Most people will have heard of the phrase “once in a blue moon”, meaning something that occurs infrequently. It is a phrase that comes about directly from the cycle of the lunar moon, and today it relates to the appearance of a second full moon in a period of time, though it does have nothing to do with the actual colour blue.
Coloured moons are of course nothing new and red moons indeed are very common sites, the redness caused by sand particles being spread through the atmosphere. In a similar way the moon could look blue depending upon local atmospheric conditions. The eruption of a major volcano and its release of ash, with a recent example of Mount St Helens in the United States in 1980, being enough to give the moon a blue tinge. Equally it is a phenomenon that can be caused by massive forest fires.
Whilst dismissing the fact that Blue Moons are not named because of the visual colour of the moon, there is no real certainty about why blue is used in connection with infrequent events.
Today a Blue Moon refers to the occurrence when a full moon occurs twice in a calendar month, something that will happen every two and a half years, or more accurately forty one times in a century. It is an occurrence that happens due to the inconsistencies between the lunar cycle and the days in a calendar month. The lunar cycle lasts for 29.5 days, whilst months last for between 28 and 31 days. The twelve months of the year add up to an average of 365.24, whilst twelve lunar cycles last for only 354 days. The missing eleven and a bit days will eventually accumulate to allow for thirteen full moons to occur in a year, and therefore a second, Blue Moon, to occur in a single month.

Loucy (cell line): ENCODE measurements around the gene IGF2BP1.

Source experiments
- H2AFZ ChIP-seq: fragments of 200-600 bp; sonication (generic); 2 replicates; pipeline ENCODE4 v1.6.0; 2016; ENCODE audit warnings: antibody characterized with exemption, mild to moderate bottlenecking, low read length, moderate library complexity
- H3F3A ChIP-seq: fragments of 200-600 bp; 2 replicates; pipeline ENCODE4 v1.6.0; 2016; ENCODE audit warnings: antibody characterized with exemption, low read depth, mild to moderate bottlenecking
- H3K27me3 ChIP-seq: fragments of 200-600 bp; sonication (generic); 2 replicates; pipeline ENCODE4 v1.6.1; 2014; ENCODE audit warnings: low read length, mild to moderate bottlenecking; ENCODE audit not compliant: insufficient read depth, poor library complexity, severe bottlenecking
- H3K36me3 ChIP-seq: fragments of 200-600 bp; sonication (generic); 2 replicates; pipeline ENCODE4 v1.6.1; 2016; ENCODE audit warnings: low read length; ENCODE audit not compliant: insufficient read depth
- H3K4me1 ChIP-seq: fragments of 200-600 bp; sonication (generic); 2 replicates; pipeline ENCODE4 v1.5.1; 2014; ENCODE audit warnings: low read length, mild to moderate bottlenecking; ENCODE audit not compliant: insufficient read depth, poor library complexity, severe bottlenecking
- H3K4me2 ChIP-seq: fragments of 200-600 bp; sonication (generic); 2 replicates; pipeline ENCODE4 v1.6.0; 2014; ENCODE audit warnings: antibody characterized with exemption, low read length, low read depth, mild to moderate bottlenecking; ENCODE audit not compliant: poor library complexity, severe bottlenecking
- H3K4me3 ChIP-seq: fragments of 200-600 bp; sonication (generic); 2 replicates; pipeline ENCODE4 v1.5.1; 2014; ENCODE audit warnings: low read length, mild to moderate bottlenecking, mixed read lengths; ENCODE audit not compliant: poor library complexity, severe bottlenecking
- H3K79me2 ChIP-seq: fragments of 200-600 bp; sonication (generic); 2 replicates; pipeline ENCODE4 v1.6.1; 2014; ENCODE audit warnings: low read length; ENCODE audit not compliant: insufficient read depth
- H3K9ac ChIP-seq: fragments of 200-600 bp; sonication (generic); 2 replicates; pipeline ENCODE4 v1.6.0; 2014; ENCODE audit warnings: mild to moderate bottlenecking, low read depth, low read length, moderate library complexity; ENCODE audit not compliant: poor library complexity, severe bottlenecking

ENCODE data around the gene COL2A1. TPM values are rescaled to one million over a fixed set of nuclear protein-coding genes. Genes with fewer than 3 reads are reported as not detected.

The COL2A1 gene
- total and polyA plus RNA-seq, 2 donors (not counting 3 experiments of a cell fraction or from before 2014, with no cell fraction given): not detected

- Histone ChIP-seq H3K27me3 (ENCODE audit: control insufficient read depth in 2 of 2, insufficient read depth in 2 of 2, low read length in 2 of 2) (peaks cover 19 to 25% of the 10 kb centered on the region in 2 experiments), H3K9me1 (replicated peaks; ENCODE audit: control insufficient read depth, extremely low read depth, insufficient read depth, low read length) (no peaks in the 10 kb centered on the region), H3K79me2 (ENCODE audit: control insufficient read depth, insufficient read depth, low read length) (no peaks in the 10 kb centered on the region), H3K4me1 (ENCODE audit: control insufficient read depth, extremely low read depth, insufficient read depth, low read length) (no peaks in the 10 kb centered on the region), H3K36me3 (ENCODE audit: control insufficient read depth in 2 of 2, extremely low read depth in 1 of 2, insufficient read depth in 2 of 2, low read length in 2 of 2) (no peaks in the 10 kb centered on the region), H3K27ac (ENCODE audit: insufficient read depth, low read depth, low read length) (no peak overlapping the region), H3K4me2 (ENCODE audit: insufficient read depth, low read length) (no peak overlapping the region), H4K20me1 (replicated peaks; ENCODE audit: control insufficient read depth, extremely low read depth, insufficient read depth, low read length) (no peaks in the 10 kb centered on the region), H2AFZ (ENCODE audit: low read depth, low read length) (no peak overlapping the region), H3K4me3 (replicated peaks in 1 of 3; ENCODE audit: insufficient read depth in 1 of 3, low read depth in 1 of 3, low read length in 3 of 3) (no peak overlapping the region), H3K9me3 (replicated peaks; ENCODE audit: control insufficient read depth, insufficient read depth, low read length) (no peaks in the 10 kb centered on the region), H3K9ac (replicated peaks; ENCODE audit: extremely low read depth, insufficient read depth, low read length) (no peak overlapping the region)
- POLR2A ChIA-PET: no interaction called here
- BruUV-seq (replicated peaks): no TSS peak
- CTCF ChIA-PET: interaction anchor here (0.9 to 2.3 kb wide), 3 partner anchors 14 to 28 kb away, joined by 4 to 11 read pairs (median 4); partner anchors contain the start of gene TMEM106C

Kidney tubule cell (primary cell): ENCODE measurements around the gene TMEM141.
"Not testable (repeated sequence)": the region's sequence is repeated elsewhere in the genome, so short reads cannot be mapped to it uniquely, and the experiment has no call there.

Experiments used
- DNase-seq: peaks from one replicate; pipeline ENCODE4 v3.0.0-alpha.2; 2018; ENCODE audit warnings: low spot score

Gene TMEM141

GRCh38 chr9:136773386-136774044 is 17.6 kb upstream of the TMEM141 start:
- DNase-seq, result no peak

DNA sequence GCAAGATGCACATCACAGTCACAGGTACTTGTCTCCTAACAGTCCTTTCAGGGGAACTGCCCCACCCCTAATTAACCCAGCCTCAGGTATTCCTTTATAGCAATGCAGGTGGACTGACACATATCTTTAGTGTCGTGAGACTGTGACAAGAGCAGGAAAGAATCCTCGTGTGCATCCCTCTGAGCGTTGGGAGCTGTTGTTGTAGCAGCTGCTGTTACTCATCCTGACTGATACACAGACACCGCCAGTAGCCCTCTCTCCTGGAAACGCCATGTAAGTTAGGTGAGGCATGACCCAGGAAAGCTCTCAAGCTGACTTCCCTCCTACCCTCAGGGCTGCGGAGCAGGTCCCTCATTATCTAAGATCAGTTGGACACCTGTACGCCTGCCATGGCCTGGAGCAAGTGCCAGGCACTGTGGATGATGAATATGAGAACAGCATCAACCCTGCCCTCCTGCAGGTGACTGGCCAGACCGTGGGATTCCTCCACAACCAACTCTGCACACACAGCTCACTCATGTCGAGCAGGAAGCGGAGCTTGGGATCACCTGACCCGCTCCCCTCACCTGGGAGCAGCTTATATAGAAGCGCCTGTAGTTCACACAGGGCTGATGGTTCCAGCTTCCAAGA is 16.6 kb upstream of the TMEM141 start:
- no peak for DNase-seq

To allow a month to have two full moons, the first will have to occur at the start of the month, with the Blue Moon squeezing in at the end. Thus months with 31 days in are more likely to have a Blue Moon. The last Blue Moon occurred on the 31st December (19:11 GMT), whilst the next will occur on the 31st August 2012 (13:56 GMT).
Most people will think that other than being an interesting quirk of astronomy there is no real point to considerations about a Blue Moon. Historically though the Church and Agriculture would often make use of the lunar cycle to date future events, they though were more interested in a fourth full moon occurring in a quarter. A fourth new moon could throw out the planting or reaping of crops, or the date of a religious festival such as Easter. It was indeed a sixteenth century manuscript relating to the placement of Easter that gave up the sentence, “if they say the moon is blue, we must believe that it is true”. It might be a mistranslation but it was a phrase that soon stuck in the English language.
Whilst counting the fourth moon in a season has no impact upon the frequency of the Blue Moon in a century, it will alter the date of the Blue Moon in a particular year.
The change from seasonal count to a monthly one comes about die to a mistake in a 1946 addition of the Sky and Telescope magazine. An assumption was made in an article in that addition. It was an assumption that Blue Moons quoted in the 1937 Maine Farmer’s Almanac referred to a second monthly full moon, which of course it didn’t, as it referred to seasonal occurrences.
Most people are today more aware of the phrase in regards to the Blue Moon rather than in the lunar occurrence. It is interesting to consider though that once every two and a half year is not as infrequent as when “once in a Blue Moon” is used as a phrase.
Source – http://www.obliquity.com/astro/bluemoon.html